Olivia Wilde’s directorial debut has a fresh take on the high-school coming of age film without losing the core elements we love about the genre. The students are still categorized into hierarchical groups albeit not as definitively as in iconic films like Mean Girls or Easy A etc. but you’ve still got the cool kids and the not so cool kids. The overachieving duo Molly (Beanie Feldstein) and queer-feminist Amy (Kaitlyn Denver) are part of the not so cool kids. But for the most part they’re happy with their high-school life choices that have gotten them into Yale (Molly), and into a summer program to help women in Botswana make their own tampons (Amy). As far as they’re concerned, the rest of the student body would struggle through life as a consequence of their irresponsible choices. Or so they thought.
On the eve of their graduation, Molly bursts out of a toilet cubicle to deliver a scathing comeback to her peers whom she overheard making fun of her try-hard personality. When she snobbishly brags about her seemingly brighter future, she is stunned to find out that their post-graduation plans are just as impressive as hers. Unlike the cool kids we are used to seeing in other high school movies, these ones are popular and smart; a bit reckless and ambitious. This realization completely flips Molly’s reality over its head when she realizes that she too could have worked hard and played hard; that all the early-nights and 0 partying was not necessary and that the cool kids would indeed be okay. Enter the main plot of the movie: a one-night long party storyline (think Project X-without the exaggerated use of hard drugs and Jackass-esque stunts) with Molly and Amy trying to prove that they too can be smart and fun.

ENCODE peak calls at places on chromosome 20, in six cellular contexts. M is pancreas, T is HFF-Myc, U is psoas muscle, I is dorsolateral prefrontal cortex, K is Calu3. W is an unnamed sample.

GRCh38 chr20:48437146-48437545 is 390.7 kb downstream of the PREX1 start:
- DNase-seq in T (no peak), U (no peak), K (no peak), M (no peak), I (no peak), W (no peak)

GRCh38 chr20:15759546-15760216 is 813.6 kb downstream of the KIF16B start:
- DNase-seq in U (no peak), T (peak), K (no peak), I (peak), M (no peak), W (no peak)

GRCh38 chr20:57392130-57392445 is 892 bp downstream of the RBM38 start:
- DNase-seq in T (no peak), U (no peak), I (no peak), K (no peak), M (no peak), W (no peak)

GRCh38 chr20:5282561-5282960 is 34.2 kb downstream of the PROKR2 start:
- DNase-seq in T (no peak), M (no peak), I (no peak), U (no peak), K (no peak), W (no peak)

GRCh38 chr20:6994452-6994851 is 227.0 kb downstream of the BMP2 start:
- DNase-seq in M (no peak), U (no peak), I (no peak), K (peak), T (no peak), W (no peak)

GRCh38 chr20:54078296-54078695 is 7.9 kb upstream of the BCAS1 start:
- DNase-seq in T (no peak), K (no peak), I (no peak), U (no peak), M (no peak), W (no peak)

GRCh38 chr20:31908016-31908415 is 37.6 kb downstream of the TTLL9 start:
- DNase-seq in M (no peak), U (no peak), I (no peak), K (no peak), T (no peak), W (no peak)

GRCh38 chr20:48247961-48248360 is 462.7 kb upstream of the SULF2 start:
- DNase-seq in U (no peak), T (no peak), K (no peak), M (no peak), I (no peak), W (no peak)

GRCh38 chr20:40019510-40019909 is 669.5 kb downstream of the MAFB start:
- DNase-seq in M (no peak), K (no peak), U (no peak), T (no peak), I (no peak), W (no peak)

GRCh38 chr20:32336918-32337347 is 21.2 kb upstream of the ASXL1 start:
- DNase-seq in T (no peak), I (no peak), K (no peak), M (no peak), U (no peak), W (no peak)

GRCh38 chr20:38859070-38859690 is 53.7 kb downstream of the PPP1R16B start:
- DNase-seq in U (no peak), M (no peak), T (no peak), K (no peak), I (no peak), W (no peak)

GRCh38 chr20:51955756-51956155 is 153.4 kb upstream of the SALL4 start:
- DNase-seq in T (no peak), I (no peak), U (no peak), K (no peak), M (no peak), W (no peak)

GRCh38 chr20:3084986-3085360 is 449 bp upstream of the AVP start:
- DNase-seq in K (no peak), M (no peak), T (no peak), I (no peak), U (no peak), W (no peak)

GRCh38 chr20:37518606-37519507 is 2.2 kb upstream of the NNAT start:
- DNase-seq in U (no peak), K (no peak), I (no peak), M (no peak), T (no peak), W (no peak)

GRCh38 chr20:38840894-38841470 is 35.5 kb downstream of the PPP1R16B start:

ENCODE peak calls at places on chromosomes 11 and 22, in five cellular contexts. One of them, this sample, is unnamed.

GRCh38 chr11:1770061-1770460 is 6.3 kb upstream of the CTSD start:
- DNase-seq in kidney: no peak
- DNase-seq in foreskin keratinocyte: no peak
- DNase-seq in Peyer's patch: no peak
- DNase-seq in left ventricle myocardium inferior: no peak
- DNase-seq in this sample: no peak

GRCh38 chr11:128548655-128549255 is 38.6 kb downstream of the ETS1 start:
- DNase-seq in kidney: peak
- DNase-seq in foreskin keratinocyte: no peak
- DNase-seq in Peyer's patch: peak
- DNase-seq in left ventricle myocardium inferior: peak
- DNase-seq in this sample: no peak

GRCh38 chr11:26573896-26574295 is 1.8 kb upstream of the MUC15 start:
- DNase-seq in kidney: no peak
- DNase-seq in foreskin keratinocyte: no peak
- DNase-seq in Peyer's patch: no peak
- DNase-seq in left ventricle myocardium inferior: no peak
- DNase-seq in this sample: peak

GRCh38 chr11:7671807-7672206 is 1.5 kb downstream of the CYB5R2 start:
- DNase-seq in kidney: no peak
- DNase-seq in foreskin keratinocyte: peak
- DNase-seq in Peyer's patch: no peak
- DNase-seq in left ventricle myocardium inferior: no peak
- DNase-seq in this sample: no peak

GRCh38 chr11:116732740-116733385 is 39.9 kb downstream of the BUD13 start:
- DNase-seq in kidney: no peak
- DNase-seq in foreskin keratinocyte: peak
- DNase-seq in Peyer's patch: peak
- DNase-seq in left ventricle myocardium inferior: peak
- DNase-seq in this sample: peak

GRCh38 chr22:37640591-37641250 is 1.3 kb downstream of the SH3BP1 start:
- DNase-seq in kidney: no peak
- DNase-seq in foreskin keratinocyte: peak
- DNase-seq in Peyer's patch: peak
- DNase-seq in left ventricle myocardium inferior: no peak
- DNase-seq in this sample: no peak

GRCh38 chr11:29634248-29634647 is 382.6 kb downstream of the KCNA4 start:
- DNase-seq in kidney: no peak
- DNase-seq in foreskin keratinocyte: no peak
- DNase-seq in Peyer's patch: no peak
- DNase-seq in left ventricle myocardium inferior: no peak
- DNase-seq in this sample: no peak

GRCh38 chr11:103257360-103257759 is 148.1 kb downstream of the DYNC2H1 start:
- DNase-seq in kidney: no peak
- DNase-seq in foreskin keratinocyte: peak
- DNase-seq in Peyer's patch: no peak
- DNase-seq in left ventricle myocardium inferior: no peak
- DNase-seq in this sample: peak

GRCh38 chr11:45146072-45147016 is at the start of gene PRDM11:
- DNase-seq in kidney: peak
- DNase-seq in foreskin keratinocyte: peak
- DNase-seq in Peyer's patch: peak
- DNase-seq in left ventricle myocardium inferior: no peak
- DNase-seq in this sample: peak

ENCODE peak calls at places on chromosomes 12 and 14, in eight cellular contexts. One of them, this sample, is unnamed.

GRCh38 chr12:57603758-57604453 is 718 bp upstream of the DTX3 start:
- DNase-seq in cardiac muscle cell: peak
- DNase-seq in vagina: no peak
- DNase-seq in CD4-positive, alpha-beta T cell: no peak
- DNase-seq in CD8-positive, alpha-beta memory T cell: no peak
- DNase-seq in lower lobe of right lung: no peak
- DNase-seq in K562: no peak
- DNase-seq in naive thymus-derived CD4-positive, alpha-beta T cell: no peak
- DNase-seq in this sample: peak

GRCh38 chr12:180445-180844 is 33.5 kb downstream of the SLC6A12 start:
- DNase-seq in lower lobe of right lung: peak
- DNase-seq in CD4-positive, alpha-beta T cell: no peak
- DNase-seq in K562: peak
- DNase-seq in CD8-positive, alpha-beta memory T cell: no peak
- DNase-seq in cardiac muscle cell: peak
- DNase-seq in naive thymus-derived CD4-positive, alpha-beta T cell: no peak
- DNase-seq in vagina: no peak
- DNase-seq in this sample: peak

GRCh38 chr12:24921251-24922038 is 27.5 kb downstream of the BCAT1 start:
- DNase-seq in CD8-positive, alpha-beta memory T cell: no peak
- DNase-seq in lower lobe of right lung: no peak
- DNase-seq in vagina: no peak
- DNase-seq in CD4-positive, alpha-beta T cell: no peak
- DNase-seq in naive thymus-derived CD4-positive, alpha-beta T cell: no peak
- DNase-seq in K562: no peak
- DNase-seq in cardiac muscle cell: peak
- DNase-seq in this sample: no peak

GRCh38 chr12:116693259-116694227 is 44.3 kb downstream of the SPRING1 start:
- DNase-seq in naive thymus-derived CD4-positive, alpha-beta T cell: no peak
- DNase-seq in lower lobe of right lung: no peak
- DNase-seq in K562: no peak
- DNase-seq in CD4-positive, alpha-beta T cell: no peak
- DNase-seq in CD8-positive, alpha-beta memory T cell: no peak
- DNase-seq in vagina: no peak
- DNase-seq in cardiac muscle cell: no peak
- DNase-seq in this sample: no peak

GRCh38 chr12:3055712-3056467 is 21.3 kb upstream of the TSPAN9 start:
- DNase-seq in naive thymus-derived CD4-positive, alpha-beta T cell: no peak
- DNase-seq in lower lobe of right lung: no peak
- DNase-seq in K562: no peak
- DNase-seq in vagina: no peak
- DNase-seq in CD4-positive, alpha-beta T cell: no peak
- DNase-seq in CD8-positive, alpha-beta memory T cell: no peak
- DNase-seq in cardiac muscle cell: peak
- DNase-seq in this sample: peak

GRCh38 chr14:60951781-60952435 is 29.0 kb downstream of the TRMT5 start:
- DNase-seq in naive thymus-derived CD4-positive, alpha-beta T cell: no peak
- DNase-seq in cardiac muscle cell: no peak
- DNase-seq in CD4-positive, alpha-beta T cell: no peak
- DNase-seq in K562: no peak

The endearing friendship between Molly and Amy serves as the backbone of the movie. Their dynamic resembling contemporary TV female friendships like Broad City’s Ilanna and Abi, with two distinct personalities (usually a more assertive one and the other with a quieter confidence) whose common ground is their fierce love for each other. As the two embark on a night of partying to prove to themselves as well as their classmates that they are indeed cool kids, we get to see just how special their friendship is.
It is not that female friendships are new to TV and Film, they’re just hardly ever the point. There is something about stories that not only center them, but hail them as equally important (if not more) to romantic relationships that still feels revolutionary in 2019. It is not hyperbolic to say that many of us wouldn’t have survived high-school without the friendships we fostered. And for many of us these friendships continue to keep us sane through post graduation life. Now more than ever, I am totally aware of the ways my girlfriends have contributed to my overall wellbeing and just how meaningful seemingly silly things like the drunk texts I’ve sent and received with misspelt variations of “I love you” are.